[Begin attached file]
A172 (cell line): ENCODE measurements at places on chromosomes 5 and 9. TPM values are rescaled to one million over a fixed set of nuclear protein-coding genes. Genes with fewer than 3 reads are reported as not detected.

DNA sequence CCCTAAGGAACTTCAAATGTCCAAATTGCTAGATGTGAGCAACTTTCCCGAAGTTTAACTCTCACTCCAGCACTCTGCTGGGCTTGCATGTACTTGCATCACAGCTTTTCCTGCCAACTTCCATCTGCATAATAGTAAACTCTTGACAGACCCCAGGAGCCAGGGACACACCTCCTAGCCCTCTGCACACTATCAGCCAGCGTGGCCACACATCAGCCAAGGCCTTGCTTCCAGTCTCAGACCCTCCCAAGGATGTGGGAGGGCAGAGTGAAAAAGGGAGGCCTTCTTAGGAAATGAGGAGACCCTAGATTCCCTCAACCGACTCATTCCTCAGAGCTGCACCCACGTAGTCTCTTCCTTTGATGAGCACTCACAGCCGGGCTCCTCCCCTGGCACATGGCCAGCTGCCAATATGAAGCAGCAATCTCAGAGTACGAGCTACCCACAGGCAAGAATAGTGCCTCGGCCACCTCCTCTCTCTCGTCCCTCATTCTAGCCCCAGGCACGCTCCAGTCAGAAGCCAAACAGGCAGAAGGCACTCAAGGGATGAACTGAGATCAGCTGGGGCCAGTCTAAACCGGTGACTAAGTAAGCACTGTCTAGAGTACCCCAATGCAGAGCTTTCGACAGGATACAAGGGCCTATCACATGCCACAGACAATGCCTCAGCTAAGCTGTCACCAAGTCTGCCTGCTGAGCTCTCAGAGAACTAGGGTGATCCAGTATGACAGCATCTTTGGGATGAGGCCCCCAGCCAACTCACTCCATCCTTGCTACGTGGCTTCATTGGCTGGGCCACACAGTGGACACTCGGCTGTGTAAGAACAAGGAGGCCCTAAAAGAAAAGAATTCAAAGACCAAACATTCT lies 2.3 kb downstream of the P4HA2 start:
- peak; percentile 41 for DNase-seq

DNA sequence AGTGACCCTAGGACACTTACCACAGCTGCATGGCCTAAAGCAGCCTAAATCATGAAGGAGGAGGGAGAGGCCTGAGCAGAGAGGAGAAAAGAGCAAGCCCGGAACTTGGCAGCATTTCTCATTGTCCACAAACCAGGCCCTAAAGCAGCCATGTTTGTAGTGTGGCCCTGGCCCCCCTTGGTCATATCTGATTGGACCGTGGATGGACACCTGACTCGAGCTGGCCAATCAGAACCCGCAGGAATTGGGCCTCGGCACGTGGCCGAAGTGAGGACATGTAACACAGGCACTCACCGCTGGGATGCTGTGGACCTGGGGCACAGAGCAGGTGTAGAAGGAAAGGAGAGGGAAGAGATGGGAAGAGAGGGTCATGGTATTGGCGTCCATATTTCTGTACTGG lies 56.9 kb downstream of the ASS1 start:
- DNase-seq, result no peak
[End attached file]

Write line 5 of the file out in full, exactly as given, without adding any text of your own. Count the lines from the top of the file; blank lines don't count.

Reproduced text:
- DNase-seq, result no peak